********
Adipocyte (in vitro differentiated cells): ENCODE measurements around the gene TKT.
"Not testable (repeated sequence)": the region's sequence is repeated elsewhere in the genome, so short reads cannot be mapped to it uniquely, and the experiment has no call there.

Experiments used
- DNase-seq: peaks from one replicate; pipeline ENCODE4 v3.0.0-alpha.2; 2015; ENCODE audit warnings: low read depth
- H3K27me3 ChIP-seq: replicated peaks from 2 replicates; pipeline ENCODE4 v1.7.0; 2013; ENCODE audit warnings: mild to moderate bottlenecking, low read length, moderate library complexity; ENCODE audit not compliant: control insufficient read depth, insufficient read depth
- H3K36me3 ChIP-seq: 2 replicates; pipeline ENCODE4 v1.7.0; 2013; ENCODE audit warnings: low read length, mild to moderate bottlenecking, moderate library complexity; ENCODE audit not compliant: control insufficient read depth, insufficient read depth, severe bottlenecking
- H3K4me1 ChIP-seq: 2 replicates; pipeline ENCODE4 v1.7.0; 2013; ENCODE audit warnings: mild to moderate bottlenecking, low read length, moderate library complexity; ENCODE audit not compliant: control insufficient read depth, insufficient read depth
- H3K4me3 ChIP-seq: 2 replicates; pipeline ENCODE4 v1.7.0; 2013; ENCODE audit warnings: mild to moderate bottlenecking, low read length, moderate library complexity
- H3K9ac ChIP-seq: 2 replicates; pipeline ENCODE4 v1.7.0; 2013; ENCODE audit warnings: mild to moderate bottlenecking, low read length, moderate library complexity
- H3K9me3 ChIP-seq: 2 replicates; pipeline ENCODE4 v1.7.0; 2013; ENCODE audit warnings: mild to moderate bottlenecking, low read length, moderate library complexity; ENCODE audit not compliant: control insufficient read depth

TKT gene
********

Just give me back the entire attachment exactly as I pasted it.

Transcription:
Adipocyte (in vitro differentiated cells): ENCODE measurements around the gene TKT.
"Not testable (repeated sequence)": the region's sequence is repeated elsewhere in the genome, so short reads cannot be mapped to it uniquely, and the experiment has no call there.

Experiments used
- DNase-seq: peaks from one replicate; pipeline ENCODE4 v3.0.0-alpha.2; 2015; ENCODE audit warnings: low read depth
- H3K27me3 ChIP-seq: replicated peaks from 2 replicates; pipeline ENCODE4 v1.7.0; 2013; ENCODE audit warnings: mild to moderate bottlenecking, low read length, moderate library complexity; ENCODE audit not compliant: control insufficient read depth, insufficient read depth
- H3K36me3 ChIP-seq: 2 replicates; pipeline ENCODE4 v1.7.0; 2013; ENCODE audit warnings: low read length, mild to moderate bottlenecking, moderate library complexity; ENCODE audit not compliant: control insufficient read depth, insufficient read depth, severe bottlenecking
- H3K4me1 ChIP-seq: 2 replicates; pipeline ENCODE4 v1.7.0; 2013; ENCODE audit warnings: mild to moderate bottlenecking, low read length, moderate library complexity; ENCODE audit not compliant: control insufficient read depth, insufficient read depth
- H3K4me3 ChIP-seq: 2 replicates; pipeline ENCODE4 v1.7.0; 2013; ENCODE audit warnings: mild to moderate bottlenecking, low read length, moderate library complexity
- H3K9ac ChIP-seq: 2 replicates; pipeline ENCODE4 v1.7.0; 2013; ENCODE audit warnings: mild to moderate bottlenecking, low read length, moderate library complexity
- H3K9me3 ChIP-seq: 2 replicates; pipeline ENCODE4 v1.7.0; 2013; ENCODE audit warnings: mild to moderate bottlenecking, low read length, moderate library complexity; ENCODE audit not compliant: control insufficient read depth

TKT gene